Cherokee Heritage Center

The Center consists of a living history Cherokee village, a museum, and small township of historical buildings. Dedicated to the perservation of Cherokee culture and history, it is one of the most widely visited Native American sites in Oklahoma.

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Thursday, August 04, 2005

First Families of the Cherokee Nation Welcomes New Members

When Austin Nash Dillon of Plano, Texas, decided to take a vacation with his grandparents, he had no idea he would end up sitting in the office of Cherokee Nation Principal Chief Chad “Corntassel” Smith.

“It caught me off guard,” Dillon said. “They didn’t tell me we were doing this. It was very interesting to meet him.”

Dillon, a senior in high school and a member of his student-run school government, is very interested in learning about his Cherokee heritage.

“I think since it is my senior year, and especially before going to college, it is important for me to see where I come from,” said Dillon. “A large part of who I am goes back to my heritage.”

Chief Smith presented Dillon with a certificate to the First Families of the Cherokee Nation on behalf of the Cherokee Heritage Center.

“I’m working on our family genealogy,” said Dillon’s grandmother Wanda Dillon. “I joined the First Families and I wanted Austin and his sister to have their certificates as well.”

First Families of the Cherokee Nation is a unique organization operated by the Cherokee Heritage Center and its genealogy department, the Cherokee Family Research Center. It offers lifetime membership as a means of recognizing the early families who formed the Cherokee Nation. First Families is a heraldic society sponsored by the Cherokee National Historical Society Inc.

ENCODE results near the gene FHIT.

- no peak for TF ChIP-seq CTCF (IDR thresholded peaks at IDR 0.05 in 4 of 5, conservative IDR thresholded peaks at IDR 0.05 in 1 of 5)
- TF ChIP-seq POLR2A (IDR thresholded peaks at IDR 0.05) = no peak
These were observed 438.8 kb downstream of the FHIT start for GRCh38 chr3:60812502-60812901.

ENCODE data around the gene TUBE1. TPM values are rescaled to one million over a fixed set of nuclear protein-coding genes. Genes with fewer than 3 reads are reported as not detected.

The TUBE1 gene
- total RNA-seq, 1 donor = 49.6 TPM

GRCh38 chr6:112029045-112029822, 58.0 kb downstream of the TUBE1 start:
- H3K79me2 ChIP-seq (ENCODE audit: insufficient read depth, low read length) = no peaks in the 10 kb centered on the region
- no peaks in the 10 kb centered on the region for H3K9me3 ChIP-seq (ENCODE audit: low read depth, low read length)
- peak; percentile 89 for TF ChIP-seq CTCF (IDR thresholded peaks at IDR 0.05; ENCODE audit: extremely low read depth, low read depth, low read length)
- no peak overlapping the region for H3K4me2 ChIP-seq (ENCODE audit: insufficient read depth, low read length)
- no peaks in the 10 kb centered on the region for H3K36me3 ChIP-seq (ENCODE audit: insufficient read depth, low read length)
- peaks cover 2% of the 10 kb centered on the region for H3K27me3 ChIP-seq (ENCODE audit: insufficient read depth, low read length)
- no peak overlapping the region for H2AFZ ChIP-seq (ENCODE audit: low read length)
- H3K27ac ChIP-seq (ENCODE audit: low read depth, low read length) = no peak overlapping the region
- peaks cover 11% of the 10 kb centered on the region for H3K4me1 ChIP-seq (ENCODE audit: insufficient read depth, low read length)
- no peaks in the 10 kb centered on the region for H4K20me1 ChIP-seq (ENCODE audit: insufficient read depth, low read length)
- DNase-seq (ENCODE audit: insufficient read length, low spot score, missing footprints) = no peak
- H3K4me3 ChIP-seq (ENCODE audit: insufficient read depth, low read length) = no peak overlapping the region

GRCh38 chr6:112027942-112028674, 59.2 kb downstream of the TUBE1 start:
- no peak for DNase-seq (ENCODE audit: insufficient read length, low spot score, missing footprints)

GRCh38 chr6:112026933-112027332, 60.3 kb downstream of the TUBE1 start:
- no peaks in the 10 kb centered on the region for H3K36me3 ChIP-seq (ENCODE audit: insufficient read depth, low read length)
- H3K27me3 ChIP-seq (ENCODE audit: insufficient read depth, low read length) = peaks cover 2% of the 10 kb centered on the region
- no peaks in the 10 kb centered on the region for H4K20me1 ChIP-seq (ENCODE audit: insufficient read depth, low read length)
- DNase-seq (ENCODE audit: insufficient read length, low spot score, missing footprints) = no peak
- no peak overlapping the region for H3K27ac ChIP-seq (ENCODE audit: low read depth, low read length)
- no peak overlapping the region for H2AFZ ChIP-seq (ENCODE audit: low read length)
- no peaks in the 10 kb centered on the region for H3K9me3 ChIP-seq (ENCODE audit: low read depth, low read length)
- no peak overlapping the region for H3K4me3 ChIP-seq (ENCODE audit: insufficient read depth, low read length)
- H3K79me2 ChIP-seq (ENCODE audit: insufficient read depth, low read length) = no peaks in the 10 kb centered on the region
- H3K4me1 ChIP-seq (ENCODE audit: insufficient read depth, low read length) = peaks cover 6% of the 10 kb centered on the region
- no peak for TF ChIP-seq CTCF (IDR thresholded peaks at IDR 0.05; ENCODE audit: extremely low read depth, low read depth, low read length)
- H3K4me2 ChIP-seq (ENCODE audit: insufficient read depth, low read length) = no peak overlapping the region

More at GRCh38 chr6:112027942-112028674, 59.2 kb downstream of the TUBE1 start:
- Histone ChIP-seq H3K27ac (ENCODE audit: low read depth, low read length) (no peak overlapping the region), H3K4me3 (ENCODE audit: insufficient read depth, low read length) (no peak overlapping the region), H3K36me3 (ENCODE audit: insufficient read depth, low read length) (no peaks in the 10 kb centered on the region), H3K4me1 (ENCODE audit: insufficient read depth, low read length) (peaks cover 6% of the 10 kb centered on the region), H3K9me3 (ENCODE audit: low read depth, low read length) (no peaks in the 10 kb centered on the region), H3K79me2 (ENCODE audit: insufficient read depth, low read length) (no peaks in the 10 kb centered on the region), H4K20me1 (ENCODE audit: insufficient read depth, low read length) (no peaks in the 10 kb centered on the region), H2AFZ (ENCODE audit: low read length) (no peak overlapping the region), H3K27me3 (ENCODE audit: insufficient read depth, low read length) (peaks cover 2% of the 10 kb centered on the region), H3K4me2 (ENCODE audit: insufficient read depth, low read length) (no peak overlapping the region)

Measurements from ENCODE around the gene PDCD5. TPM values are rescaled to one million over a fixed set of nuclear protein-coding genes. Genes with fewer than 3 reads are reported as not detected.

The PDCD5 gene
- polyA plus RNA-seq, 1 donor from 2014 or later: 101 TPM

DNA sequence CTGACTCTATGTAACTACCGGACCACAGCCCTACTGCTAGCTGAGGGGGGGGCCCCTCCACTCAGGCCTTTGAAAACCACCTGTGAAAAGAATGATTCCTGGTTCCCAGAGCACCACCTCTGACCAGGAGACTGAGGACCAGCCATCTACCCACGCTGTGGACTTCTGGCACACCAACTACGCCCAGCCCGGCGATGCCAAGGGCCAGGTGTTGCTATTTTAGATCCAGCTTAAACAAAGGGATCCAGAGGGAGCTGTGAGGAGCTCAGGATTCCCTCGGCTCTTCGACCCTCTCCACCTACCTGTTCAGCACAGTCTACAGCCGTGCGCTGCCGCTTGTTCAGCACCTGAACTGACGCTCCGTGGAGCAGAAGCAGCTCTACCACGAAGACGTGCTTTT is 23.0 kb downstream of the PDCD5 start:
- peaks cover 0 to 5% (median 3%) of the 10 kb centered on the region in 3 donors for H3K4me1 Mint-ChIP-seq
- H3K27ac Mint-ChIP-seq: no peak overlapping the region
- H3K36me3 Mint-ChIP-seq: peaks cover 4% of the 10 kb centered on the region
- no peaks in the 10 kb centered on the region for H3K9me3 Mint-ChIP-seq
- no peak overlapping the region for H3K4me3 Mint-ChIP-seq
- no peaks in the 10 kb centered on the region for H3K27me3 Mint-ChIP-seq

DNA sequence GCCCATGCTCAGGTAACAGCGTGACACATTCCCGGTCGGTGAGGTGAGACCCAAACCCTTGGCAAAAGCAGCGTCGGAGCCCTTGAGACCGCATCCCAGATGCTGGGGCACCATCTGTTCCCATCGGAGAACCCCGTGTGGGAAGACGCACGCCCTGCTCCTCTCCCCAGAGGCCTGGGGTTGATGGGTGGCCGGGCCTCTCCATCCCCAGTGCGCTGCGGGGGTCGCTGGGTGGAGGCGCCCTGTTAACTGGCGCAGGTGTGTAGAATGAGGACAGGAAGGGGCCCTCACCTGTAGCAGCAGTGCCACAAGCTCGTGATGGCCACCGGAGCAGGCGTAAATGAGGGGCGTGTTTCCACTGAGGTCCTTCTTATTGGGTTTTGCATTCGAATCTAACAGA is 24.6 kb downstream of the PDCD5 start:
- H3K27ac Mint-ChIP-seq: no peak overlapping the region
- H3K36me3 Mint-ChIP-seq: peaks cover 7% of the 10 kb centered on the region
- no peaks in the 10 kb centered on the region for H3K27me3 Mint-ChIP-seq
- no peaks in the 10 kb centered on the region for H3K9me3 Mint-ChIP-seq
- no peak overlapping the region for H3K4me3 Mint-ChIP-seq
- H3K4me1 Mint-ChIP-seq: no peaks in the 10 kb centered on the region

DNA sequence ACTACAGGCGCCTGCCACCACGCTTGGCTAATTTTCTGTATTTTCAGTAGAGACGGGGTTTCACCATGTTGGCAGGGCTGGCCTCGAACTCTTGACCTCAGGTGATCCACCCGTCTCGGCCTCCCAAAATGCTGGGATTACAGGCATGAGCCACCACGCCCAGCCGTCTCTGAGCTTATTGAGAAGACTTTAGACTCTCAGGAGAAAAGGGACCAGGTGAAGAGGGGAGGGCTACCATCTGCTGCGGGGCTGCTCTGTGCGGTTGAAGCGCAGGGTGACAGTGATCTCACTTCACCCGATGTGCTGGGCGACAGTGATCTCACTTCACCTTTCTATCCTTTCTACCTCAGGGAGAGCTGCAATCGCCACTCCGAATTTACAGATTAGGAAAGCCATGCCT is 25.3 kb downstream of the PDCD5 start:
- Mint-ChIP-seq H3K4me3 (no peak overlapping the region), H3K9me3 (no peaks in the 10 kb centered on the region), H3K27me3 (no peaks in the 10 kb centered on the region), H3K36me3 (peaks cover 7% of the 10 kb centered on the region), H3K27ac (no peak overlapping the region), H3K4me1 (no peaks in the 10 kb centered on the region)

Gene Norris, CNHS genealogist, and a genealogy committee accept and approve applicants. Marjorie Lowe of Houston, Texas, a Cherokee historian, member of the FFCN and the Cherokee National Historical Society for many years, was instrumental in the formation of this organization and continues to support the society.

“We are pleased to have Austin and his family as members,” said genealogist Gene Norris. “It is always exciting when people show their appreciation and interest in their Cherokee ancestry. We currently have 610 members and counting.”

Membership in First Families is limited to those persons who can document their ancestor was a lawful resident of the Cherokee Nation, East or West, prior to the ratification of the Cherokee Nation Constitution on Sept., 6, 1839.

For more First Families information and applications, call the Cherokee Heritage Center’s genealogy department at (918) 456-6007, ext. 27 or send e-mails to genealogy@cherokeeheritage.org.

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